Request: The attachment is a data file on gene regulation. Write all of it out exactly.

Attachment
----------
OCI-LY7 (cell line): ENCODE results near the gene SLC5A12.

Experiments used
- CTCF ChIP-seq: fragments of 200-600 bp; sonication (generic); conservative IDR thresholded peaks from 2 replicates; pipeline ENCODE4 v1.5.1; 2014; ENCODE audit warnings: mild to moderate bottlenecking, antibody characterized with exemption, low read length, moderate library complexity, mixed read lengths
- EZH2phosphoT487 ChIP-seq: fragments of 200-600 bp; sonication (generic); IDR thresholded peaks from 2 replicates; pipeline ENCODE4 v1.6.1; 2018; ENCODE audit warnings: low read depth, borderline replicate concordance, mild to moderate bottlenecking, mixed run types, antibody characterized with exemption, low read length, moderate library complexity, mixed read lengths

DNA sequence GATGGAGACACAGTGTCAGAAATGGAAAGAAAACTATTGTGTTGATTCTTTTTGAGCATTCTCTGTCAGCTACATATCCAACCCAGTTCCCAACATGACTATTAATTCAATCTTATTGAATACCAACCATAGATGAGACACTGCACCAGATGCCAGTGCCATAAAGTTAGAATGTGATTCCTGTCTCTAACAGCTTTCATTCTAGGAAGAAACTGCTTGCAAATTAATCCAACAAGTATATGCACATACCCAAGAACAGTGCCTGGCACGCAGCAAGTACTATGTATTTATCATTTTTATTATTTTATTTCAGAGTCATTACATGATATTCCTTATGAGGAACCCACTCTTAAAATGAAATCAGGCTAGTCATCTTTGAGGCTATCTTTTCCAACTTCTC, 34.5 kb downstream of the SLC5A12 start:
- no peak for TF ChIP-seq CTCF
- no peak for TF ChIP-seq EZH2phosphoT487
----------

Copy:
OCI-LY7 (cell line): ENCODE results near the gene SLC5A12.

Experiments used
- CTCF ChIP-seq: fragments of 200-600 bp; sonication (generic); conservative IDR thresholded peaks from 2 replicates; pipeline ENCODE4 v1.5.1; 2014; ENCODE audit warnings: mild to moderate bottlenecking, antibody characterized with exemption, low read length, moderate library complexity, mixed read lengths
- EZH2phosphoT487 ChIP-seq: fragments of 200-600 bp; sonication (generic); IDR thresholded peaks from 2 replicates; pipeline ENCODE4 v1.6.1; 2018; ENCODE audit warnings: low read depth, borderline replicate concordance, mild to moderate bottlenecking, mixed run types, antibody characterized with exemption, low read length, moderate library complexity, mixed read lengths

DNA sequence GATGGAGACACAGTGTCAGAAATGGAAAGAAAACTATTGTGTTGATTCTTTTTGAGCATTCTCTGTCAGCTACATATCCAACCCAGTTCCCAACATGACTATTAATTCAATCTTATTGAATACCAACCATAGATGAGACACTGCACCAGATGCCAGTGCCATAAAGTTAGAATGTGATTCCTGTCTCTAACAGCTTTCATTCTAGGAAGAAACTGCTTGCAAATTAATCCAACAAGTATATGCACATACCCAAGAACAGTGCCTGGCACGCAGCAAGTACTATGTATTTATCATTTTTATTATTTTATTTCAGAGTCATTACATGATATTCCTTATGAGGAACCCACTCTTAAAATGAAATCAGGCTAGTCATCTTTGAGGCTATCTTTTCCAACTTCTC, 34.5 kb downstream of the SLC5A12 start:
- no peak for TF ChIP-seq CTCF
- no peak for TF ChIP-seq EZH2phosphoT487